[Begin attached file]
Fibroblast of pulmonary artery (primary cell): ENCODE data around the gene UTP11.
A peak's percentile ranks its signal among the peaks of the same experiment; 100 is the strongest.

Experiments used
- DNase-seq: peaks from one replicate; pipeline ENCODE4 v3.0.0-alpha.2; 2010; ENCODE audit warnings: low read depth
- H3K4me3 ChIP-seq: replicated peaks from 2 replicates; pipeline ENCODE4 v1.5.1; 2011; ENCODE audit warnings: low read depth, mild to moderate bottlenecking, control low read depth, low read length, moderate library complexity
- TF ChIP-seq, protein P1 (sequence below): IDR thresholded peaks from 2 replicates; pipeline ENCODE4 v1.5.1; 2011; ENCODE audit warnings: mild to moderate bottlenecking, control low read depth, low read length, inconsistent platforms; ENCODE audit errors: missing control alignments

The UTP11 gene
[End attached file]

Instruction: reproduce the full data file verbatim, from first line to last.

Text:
Fibroblast of pulmonary artery (primary cell): ENCODE data around the gene UTP11.
A peak's percentile ranks its signal among the peaks of the same experiment; 100 is the strongest.

Experiments used
- DNase-seq: peaks from one replicate; pipeline ENCODE4 v3.0.0-alpha.2; 2010; ENCODE audit warnings: low read depth
- H3K4me3 ChIP-seq: replicated peaks from 2 replicates; pipeline ENCODE4 v1.5.1; 2011; ENCODE audit warnings: low read depth, mild to moderate bottlenecking, control low read depth, low read length, moderate library complexity
- TF ChIP-seq, protein P1 (sequence below): IDR thresholded peaks from 2 replicates; pipeline ENCODE4 v1.5.1; 2011; ENCODE audit warnings: mild to moderate bottlenecking, control low read depth, low read length, inconsistent platforms; ENCODE audit errors: missing control alignments

The UTP11 gene